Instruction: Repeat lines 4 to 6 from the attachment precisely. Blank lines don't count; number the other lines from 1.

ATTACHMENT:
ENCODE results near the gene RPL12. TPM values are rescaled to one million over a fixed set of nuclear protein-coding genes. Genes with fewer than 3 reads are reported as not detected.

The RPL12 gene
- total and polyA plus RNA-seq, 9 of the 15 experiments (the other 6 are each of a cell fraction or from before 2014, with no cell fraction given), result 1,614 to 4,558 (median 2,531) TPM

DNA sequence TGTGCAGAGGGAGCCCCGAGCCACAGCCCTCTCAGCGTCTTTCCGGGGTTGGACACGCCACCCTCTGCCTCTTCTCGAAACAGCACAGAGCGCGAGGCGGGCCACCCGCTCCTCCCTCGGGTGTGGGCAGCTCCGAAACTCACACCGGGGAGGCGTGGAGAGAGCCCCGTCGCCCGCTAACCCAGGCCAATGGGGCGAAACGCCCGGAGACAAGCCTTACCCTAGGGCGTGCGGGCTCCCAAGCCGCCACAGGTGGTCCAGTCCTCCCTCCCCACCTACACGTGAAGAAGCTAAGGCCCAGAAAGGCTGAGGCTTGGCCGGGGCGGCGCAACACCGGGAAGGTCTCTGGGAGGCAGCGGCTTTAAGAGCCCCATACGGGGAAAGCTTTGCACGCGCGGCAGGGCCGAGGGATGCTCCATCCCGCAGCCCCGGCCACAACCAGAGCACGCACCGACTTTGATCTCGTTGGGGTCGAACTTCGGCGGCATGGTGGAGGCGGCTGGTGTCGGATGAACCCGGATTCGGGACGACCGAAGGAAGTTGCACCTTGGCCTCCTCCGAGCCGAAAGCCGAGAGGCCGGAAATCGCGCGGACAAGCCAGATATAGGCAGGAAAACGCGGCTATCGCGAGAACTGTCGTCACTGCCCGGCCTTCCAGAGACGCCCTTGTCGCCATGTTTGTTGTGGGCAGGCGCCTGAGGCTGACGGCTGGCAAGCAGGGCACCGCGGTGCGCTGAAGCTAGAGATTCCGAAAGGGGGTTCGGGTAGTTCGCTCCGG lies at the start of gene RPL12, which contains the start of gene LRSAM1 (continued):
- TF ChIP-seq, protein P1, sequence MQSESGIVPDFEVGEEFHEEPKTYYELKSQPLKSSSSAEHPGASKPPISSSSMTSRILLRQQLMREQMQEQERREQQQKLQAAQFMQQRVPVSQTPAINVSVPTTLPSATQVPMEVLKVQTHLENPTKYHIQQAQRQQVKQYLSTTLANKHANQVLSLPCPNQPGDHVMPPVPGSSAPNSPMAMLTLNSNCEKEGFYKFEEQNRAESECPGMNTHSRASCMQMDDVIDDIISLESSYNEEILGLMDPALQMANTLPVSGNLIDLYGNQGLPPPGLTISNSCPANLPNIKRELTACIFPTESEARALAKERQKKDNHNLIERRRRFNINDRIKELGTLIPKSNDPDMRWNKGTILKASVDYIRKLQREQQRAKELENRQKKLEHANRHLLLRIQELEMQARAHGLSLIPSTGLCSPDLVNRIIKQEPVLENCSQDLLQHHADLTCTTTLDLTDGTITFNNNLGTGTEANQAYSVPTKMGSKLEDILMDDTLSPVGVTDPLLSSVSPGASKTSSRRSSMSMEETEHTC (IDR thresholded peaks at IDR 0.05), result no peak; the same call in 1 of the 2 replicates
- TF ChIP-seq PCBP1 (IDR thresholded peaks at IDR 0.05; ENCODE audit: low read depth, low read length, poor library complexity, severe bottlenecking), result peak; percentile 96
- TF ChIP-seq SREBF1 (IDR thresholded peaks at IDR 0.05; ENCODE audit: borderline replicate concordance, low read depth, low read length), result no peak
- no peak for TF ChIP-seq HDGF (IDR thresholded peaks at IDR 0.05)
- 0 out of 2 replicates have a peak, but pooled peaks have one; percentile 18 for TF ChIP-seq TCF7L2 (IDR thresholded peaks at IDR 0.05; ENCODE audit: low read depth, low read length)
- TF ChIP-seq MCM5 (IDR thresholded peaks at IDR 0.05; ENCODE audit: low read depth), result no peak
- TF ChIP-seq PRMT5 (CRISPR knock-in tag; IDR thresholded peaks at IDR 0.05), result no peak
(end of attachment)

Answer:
DNA sequence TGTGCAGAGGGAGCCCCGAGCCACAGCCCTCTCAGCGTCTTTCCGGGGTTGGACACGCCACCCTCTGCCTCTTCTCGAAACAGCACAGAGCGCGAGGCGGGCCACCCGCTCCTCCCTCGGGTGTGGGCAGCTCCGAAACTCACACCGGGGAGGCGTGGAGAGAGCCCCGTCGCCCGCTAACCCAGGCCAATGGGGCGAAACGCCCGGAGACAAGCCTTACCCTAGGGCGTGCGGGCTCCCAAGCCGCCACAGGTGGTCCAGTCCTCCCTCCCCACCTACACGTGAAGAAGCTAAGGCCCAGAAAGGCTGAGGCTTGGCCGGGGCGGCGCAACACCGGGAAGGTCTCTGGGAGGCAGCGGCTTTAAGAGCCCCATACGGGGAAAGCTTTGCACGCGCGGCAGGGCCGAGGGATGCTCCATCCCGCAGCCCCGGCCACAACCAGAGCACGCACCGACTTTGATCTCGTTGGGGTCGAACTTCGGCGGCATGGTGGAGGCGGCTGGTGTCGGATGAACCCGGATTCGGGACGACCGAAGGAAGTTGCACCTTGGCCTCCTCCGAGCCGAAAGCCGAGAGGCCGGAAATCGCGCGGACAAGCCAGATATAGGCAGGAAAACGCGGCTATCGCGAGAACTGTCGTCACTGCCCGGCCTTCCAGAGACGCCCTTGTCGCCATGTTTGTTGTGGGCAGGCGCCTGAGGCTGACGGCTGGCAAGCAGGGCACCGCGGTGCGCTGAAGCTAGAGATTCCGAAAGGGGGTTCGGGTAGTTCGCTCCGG lies at the start of gene RPL12, which contains the start of gene LRSAM1 (continued):
- TF ChIP-seq, protein P1, sequence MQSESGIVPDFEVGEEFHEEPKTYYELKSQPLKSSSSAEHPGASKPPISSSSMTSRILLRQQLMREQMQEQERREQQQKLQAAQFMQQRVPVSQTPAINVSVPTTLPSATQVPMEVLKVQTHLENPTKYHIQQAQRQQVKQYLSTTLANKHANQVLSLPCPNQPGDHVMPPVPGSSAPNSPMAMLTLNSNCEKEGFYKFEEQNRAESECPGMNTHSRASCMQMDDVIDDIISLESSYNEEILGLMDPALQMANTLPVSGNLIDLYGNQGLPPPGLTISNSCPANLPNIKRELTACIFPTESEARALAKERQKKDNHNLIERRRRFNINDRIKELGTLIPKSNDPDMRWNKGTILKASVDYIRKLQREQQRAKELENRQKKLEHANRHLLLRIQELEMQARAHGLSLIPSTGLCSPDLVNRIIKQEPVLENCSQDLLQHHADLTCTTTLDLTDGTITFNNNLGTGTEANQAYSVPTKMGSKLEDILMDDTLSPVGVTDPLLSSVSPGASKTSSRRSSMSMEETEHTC (IDR thresholded peaks at IDR 0.05), result no peak; the same call in 1 of the 2 replicates
- TF ChIP-seq PCBP1 (IDR thresholded peaks at IDR 0.05; ENCODE audit: low read depth, low read length, poor library complexity, severe bottlenecking), result peak; percentile 96